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European Civil Protection and Humanitarian Aid Operations
Water, sanitation and hygiene
© Unicef
Water, sanitation, and hygiene

What is it?

Water, sanitation, and hygiene (WASH) is one of the main sectors of humanitarian aid, alongside food assistance, nutrition, health, and shelter.  

Providing access to safe drinking water in sufficient quantities is essential in emergencies and crises. Basic sanitation and hygiene education are important for a healthy living environment.

Why is this important?

Access to safe water and sanitation is a basic human right. Unfortunately, at present, 2 billion people (1/4 of the global population) uses unsafe drinking water sources.

Some 3.6 billion people (half of humanity) lives without safely managed sanitation. In addition, 2.3 billion people (or 1 in 3) lack basic handwashing facilities at home.

During emergencies, displaced people, especially for the most vulnerable (women, children, and persons with disabilities), often lack access to safe water, adequate sanitation, and hygiene. The reason is that water supply and sanitation systems are damaged, destroyed, or inexistent.

Water is a fundamental part of all aspects of life. It is closely linked to sustainable development and various areas such as food security, public health, poverty reduction, gender equality, climate, and the environment. Therefore, water helps achieve many Sustainable Development Goals (SDGs).

Climate change and urbanisation worsen water scarcity. They make it even more challenging to ensure that everyone has access to safe drinking water and sanitation, which is a human right.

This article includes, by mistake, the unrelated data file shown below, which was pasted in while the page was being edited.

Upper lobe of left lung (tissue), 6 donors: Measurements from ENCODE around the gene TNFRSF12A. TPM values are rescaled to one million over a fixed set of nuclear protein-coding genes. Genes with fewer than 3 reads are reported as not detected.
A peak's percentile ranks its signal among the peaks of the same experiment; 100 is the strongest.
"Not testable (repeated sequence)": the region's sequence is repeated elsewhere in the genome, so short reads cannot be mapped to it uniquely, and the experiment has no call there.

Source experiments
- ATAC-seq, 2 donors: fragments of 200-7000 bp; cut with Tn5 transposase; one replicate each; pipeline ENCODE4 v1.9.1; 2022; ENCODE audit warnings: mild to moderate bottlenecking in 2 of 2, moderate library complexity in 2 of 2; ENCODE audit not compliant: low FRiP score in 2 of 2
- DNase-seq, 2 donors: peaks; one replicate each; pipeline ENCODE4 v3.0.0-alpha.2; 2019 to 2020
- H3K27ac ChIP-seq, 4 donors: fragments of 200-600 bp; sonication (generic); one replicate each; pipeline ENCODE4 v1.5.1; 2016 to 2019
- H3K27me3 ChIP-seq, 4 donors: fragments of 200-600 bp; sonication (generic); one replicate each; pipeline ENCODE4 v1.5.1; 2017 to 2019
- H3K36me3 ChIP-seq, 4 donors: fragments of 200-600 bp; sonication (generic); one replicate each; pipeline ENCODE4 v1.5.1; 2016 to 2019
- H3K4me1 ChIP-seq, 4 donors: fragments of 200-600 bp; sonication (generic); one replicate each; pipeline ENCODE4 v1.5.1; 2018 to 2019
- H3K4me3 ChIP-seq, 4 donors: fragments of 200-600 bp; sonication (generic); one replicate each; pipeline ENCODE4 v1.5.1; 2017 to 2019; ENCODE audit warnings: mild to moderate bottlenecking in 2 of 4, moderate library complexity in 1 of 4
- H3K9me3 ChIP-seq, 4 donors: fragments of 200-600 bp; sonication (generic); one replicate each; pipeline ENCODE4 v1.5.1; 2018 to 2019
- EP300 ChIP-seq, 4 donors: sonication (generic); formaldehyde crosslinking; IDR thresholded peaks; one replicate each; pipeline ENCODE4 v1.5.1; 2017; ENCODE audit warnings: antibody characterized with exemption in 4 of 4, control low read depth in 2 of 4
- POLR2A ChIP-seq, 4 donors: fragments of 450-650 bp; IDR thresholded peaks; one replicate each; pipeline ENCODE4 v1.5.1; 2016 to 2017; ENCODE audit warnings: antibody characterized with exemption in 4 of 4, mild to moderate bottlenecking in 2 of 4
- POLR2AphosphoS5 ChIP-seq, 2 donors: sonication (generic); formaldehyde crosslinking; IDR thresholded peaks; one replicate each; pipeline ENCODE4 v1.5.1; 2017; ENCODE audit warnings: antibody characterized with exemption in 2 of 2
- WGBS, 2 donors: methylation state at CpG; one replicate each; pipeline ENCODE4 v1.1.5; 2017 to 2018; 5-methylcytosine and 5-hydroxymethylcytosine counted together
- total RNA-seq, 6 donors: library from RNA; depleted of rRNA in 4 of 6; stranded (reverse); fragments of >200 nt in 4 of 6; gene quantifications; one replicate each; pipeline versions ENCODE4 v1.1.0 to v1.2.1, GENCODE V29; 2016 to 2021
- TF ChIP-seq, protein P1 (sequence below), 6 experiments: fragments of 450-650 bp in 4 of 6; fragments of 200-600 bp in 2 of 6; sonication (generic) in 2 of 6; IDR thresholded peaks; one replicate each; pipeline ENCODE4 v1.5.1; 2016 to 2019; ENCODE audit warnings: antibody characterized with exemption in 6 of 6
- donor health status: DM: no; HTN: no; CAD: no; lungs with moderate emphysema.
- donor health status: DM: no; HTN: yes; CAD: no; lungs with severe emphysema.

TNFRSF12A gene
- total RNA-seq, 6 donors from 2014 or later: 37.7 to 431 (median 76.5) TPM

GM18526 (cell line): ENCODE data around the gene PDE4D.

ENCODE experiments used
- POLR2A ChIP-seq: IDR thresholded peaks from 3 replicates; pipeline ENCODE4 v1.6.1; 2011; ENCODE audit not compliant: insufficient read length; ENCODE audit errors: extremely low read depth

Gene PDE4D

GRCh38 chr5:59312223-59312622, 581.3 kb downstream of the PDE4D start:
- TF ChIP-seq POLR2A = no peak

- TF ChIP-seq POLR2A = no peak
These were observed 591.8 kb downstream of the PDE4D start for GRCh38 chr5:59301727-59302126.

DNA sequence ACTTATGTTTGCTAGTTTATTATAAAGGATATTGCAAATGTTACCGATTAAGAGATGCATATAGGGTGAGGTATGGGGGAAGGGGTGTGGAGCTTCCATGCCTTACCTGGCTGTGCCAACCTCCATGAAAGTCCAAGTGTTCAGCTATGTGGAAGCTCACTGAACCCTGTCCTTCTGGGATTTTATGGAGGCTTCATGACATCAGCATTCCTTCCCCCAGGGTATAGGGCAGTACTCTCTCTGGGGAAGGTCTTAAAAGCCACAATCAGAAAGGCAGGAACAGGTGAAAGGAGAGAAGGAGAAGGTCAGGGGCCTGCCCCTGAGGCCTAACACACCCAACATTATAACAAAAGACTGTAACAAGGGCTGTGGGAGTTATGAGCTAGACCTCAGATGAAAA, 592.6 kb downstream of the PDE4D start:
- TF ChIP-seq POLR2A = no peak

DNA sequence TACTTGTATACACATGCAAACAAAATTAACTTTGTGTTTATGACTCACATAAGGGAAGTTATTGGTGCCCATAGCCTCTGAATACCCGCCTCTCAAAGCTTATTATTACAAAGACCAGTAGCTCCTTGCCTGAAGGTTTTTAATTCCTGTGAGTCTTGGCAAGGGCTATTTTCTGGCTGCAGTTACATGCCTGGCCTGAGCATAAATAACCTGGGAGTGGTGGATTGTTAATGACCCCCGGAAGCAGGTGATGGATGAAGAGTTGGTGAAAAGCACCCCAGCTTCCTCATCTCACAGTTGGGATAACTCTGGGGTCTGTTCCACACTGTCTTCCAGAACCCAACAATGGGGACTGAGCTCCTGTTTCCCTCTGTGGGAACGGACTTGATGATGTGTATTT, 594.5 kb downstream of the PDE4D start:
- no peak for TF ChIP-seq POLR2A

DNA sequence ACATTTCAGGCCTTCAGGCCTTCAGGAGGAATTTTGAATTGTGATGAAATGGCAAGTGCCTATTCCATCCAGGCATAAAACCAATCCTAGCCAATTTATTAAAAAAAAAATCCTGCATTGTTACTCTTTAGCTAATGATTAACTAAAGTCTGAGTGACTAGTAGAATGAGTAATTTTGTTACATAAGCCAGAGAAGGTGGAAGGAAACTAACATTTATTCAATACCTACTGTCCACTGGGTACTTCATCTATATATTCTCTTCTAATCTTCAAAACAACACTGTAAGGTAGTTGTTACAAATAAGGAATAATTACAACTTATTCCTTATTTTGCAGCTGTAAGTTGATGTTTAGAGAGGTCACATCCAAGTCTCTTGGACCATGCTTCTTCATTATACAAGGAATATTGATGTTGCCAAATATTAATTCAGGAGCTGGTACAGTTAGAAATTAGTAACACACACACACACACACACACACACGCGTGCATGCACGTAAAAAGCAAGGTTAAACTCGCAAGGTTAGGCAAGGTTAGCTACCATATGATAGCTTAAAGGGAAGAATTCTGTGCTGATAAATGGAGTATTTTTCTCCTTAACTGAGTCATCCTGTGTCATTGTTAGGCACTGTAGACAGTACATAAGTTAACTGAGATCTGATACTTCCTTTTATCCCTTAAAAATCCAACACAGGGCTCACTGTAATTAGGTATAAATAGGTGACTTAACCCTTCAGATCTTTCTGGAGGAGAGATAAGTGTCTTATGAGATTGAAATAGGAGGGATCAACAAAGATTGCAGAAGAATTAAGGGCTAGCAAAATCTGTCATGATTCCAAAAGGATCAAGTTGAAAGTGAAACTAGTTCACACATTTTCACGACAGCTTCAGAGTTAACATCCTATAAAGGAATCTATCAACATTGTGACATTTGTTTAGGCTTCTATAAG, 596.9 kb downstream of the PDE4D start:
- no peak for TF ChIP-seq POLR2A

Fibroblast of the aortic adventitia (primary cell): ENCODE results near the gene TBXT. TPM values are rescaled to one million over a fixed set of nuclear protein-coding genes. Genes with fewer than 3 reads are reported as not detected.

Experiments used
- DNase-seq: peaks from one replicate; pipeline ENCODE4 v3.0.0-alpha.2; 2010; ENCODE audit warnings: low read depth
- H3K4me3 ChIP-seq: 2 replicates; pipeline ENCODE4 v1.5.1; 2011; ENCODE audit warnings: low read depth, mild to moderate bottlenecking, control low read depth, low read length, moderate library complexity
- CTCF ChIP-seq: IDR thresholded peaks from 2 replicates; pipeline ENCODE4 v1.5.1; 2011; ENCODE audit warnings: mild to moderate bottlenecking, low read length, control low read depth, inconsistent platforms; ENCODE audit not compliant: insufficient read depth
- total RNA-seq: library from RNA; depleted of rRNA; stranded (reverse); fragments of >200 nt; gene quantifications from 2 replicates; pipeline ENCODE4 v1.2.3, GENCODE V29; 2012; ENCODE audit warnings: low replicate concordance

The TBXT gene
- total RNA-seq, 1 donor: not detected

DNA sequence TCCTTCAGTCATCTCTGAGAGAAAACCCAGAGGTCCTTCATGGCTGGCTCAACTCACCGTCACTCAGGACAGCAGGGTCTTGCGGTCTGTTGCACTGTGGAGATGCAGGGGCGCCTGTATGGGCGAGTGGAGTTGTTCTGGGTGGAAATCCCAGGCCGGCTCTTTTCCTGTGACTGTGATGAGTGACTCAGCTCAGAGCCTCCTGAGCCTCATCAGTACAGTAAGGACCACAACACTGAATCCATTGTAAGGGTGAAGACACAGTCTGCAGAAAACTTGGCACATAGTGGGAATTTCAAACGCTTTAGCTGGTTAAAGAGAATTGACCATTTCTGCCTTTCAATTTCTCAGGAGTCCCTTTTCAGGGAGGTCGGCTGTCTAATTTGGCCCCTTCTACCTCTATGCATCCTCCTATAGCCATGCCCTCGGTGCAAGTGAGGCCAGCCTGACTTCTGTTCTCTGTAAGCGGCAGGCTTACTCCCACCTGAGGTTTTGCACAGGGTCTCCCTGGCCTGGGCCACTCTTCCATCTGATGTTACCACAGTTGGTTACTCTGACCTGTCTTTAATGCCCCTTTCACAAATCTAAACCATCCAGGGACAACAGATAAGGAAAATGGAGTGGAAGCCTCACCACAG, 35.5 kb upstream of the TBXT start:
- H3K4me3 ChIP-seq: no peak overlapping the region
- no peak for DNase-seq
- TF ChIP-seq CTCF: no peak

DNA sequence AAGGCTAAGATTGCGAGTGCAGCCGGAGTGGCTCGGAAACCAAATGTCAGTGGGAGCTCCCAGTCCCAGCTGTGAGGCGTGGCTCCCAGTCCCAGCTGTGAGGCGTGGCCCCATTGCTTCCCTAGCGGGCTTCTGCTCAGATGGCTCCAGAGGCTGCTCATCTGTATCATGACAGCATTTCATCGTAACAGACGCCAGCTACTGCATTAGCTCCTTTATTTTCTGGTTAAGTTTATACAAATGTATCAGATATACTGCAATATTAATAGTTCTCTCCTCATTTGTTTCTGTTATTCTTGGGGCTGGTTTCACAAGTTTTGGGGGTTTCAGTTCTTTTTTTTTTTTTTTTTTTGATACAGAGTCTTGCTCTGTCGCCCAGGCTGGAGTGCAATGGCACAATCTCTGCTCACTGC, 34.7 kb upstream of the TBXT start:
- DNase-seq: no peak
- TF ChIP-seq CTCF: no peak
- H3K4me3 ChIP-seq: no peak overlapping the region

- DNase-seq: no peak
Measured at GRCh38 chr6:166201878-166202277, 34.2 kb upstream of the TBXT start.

Lack of access to clean water, basic sanitation, and low hygiene standards, increase the vulnerability to epidemic outbreaks.

According to the United Nations, over 700 children under 5 years die of diarrhoea every day due to unsafe water or poor sanitation.

How are we helping?

The EU is one of the largest humanitarian donors of WASH assistance worldwide. It contributes around €200 million each year.

WASH has become a growing sector in development cooperation and action, as well as in humanitarian assistance.

EU humanitarian funding ensures timely and dignified access to sufficient and safe water services for people caught in humanitarian crises.

We are applying a human-rights based approach which can be summarised with the so-called AAAQ criteria: availability, accessibility, affordability, acceptability, and quality. It is applied together with our member states, and in line with the UN human rights framework for water and sanitation.

We base our interventions on the commitment that no one is left behind and the services and facilities provided are sustainable to remain available for future generations.

The EU increasingly supports projects incorporating WASH components within other humanitarian sectors such as health, nutrition, food assistance, shelter, and education.

Whenever possible, sanitation and hygiene promotion activities are integrated into water supply interventions to reduce the risk of water contamination and water-borne diseases.

This approach also ensures that projects are community-led and promote self-sufficiency,  placing special emphasis on: